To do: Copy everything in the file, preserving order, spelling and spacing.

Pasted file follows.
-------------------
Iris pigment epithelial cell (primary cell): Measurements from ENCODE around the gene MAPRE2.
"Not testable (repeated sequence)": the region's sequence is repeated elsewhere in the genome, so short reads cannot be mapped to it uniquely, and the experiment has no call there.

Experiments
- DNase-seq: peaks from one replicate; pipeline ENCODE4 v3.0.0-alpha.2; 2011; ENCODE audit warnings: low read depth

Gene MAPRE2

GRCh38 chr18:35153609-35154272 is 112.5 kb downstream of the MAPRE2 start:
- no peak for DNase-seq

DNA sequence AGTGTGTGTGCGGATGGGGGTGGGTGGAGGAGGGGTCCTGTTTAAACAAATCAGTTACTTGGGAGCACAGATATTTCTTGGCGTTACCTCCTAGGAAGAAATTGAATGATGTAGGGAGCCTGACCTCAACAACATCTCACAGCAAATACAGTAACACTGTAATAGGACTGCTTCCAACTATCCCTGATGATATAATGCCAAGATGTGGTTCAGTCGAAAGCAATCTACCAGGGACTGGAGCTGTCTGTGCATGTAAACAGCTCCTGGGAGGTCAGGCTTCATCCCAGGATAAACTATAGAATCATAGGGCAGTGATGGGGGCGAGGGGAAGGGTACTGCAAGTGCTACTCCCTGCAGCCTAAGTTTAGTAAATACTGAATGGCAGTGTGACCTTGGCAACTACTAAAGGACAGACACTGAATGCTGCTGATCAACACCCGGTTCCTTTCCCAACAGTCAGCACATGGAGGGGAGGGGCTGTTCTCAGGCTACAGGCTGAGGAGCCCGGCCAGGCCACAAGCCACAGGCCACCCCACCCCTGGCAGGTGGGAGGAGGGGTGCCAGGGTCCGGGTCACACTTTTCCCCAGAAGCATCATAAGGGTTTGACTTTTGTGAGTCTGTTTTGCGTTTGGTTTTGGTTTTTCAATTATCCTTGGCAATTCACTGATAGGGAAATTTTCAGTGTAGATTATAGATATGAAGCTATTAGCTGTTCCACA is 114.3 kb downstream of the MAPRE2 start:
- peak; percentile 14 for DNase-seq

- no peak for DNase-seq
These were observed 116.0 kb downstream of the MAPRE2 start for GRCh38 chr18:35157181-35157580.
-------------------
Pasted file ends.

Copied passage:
Iris pigment epithelial cell (primary cell): Measurements from ENCODE around the gene MAPRE2.
"Not testable (repeated sequence)": the region's sequence is repeated elsewhere in the genome, so short reads cannot be mapped to it uniquely, and the experiment has no call there.

Experiments
- DNase-seq: peaks from one replicate; pipeline ENCODE4 v3.0.0-alpha.2; 2011; ENCODE audit warnings: low read depth

Gene MAPRE2

GRCh38 chr18:35153609-35154272 is 112.5 kb downstream of the MAPRE2 start:
- no peak for DNase-seq

DNA sequence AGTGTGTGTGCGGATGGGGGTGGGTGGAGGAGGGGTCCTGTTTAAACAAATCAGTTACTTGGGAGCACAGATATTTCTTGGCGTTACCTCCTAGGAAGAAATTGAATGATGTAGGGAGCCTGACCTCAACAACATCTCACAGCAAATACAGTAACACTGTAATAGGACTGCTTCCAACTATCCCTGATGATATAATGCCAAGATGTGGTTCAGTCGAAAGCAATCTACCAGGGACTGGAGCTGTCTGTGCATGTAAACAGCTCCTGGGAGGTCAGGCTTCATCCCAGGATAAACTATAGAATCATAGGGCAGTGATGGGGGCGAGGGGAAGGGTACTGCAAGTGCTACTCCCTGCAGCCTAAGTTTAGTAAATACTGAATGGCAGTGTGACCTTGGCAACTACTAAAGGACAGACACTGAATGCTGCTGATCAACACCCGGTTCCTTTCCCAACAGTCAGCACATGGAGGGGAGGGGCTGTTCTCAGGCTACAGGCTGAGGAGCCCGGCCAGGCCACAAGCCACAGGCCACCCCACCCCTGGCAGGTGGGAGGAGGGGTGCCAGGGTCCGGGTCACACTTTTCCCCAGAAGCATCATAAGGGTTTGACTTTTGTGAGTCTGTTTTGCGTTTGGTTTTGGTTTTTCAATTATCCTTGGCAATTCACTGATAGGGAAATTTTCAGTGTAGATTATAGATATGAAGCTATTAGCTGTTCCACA is 114.3 kb downstream of the MAPRE2 start:
- peak; percentile 14 for DNase-seq

- no peak for DNase-seq
These were observed 116.0 kb downstream of the MAPRE2 start for GRCh38 chr18:35157181-35157580.